Veterans return home from Honor Flight
According to The National World War II Museum, every two minutes a veteran of the war passes away. But this weekend, almost two dozen local veterans got a chance to visit the memorial that honors their service.
As the time of their return drew near the skies darkened and the rain fell, but the spirit in the air wasn't dampened. 25 World War II veterans were returning home once again, this time from a peaceful and reflective visit to Washington D.C.
Eddie Shirley tells News 5 his trip was indescribable. "You can't express the meaning of it, because it just tears you all to pieces when you look at it," said Shirley.
Shirley, 23 other men and one woman traveled to the nation's capital as part of the Honor Flight program.
"I would like people to know what I was the only girl serving in the service with all of those men," said Katherine Purcott. Purcott was not just the only women, she was also the oldest. "Well, I did get a lot of attraction. I don't know if that was a negative or positive," said Katherine Purcott.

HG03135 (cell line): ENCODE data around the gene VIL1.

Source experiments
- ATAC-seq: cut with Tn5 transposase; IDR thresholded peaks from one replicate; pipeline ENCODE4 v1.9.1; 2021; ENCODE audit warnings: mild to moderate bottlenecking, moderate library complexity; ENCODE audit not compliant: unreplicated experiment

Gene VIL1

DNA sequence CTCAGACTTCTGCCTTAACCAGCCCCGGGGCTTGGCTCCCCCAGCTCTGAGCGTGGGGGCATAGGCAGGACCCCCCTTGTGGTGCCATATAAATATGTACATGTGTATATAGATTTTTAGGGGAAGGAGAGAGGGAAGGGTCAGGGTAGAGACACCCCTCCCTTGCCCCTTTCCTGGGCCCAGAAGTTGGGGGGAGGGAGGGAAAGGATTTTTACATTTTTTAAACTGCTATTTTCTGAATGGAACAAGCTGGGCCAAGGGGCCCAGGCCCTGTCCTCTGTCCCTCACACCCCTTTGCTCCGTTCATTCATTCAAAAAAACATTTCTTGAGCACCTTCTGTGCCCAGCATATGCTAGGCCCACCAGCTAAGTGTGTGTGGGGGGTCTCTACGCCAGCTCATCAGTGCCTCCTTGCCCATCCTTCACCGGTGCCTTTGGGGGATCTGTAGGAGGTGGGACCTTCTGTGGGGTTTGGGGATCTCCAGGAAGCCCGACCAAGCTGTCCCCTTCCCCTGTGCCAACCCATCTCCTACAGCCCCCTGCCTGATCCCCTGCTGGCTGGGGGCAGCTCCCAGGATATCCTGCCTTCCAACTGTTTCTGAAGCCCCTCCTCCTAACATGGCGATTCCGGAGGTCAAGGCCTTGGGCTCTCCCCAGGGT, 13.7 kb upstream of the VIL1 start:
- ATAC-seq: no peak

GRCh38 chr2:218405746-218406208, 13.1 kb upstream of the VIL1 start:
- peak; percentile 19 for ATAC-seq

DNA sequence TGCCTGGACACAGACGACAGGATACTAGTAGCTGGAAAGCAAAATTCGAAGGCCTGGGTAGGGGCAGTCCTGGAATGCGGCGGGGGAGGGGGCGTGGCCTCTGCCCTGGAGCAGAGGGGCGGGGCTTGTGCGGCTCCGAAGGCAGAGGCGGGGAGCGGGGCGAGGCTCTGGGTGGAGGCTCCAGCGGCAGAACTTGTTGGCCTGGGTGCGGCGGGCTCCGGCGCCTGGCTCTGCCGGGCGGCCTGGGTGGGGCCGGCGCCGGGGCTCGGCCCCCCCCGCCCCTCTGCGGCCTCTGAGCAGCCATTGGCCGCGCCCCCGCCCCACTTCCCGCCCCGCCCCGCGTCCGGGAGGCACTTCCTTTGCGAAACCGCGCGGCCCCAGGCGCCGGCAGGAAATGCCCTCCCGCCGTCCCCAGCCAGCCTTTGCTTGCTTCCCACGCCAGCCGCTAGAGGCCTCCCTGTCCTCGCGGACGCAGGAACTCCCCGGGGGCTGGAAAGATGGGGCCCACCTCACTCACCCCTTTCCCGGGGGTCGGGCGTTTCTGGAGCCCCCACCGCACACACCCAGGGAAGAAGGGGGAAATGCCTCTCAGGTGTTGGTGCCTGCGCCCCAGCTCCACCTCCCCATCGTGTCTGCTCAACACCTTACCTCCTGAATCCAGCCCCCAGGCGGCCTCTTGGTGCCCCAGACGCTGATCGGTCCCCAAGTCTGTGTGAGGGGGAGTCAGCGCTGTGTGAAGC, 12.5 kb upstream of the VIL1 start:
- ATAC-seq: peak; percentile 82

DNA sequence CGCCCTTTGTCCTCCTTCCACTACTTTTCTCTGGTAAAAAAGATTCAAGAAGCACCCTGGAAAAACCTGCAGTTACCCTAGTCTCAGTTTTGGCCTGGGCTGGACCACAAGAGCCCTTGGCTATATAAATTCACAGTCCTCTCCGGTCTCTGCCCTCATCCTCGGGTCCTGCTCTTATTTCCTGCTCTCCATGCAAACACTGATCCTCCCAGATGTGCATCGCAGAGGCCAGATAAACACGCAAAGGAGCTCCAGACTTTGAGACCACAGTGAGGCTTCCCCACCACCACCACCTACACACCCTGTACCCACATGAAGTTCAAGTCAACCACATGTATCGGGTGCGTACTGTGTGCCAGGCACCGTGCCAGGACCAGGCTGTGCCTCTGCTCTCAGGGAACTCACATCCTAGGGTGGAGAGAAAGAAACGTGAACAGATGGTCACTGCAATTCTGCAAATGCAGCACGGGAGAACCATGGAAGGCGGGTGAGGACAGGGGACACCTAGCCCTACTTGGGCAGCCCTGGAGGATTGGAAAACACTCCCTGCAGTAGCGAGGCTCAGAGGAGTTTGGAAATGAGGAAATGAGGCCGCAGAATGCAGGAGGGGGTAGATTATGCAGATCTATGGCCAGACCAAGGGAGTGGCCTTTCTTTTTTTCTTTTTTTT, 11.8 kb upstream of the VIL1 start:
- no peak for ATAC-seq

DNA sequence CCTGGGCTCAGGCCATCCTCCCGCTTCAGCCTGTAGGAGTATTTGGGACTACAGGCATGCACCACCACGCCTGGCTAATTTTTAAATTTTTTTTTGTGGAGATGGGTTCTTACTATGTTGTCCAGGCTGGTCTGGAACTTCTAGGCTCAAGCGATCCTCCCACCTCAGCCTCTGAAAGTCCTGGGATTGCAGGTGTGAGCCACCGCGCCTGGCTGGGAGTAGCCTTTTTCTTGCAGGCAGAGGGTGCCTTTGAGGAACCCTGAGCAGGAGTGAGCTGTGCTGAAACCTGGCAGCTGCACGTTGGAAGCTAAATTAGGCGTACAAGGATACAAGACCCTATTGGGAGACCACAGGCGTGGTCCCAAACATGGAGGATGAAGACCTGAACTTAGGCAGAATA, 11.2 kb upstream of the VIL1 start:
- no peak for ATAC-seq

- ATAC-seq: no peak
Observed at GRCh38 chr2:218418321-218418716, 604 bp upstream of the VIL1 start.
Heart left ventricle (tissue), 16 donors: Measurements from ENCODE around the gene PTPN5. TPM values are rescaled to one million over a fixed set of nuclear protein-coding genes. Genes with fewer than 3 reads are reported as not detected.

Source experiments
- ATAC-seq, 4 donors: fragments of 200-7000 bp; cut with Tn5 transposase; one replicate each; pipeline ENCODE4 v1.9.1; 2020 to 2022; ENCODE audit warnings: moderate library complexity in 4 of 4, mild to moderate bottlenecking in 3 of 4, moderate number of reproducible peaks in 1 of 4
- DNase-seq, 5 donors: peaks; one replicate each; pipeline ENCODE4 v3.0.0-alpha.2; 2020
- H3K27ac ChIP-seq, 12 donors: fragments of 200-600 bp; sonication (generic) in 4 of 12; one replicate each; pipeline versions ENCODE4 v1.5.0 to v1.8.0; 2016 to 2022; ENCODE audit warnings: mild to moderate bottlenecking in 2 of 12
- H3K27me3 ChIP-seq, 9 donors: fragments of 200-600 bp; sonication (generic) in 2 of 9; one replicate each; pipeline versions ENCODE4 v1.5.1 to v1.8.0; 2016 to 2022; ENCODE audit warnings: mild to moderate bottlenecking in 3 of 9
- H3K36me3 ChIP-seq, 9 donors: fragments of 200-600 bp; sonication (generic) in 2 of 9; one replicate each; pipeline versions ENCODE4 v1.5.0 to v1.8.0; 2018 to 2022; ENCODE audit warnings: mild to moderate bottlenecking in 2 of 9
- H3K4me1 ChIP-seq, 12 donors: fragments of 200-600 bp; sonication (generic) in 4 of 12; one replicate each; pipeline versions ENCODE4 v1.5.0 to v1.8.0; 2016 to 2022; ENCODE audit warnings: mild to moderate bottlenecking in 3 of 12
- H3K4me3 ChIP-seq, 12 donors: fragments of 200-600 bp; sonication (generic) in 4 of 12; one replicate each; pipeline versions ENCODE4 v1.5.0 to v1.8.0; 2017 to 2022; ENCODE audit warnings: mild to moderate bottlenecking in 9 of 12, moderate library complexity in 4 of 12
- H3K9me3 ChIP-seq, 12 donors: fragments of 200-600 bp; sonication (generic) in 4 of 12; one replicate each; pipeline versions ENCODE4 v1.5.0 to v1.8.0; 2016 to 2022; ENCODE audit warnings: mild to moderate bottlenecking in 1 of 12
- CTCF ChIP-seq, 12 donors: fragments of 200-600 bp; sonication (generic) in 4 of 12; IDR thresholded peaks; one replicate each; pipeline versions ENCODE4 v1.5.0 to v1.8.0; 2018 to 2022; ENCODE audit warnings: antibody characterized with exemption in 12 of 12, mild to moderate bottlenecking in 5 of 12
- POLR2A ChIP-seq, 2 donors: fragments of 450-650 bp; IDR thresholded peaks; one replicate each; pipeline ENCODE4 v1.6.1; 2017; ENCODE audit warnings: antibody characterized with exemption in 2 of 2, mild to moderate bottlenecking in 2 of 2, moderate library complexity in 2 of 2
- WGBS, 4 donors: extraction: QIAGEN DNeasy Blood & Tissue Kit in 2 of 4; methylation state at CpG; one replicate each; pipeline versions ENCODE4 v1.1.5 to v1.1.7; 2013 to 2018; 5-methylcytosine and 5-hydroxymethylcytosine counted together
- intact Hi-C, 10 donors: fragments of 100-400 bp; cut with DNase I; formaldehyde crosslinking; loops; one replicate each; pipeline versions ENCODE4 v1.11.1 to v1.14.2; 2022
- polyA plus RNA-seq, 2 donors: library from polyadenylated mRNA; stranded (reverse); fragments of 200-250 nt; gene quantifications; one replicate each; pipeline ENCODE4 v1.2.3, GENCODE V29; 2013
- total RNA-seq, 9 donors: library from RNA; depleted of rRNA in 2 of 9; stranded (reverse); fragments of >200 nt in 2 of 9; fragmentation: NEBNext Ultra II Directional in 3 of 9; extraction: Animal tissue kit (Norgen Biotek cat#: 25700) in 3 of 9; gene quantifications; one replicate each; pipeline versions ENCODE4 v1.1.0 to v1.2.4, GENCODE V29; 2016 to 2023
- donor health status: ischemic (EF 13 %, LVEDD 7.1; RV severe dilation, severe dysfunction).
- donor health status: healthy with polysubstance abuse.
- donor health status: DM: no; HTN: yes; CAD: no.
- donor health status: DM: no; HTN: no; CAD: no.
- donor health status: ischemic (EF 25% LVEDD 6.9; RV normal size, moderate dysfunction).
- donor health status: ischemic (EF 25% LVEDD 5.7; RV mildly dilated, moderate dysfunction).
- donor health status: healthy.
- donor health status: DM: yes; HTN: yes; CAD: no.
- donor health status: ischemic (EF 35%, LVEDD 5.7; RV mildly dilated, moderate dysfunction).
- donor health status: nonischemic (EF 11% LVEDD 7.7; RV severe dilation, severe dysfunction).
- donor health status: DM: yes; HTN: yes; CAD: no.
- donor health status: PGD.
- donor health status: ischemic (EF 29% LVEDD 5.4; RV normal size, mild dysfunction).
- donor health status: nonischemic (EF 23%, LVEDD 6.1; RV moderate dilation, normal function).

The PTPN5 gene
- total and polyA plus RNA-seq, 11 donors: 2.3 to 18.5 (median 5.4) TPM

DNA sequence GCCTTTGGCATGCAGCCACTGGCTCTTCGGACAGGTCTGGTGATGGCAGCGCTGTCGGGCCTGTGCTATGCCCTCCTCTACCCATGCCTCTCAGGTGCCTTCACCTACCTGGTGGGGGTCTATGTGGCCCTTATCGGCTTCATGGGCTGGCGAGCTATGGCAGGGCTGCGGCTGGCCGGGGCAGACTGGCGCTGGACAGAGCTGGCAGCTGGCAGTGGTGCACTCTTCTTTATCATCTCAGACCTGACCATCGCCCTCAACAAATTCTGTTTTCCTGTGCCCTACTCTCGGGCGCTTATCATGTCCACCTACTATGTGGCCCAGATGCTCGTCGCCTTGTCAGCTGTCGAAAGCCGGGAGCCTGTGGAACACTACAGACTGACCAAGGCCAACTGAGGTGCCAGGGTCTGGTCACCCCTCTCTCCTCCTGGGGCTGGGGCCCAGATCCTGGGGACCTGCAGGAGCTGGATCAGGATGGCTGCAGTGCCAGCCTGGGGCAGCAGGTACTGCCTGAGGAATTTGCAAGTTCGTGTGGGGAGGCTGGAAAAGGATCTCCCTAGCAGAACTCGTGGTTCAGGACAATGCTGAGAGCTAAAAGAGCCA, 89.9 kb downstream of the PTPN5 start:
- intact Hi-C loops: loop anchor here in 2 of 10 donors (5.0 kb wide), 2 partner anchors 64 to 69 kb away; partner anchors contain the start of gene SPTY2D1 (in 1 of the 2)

While she got a lot of attention, her story even inspired her own daughter and trip guardian. "I was just so proud, I have always been proud. She was in the first battalion commissioned by Congress in the women's Army corps," said Karen Purcott.
Karen told News 5 women who are currently serving in the military said something that made their entire trip worthwhile. "[She] came up to mother to thank her for being one of the barrier breakers for women and that just about got to me," said Karen Purcott.
Since 2005 Honor Flight has been taking veterans from across the nation to see their memorials at no cost to them.
We were told that the government shutdown didn't keep the veterans from seeing the memorials.
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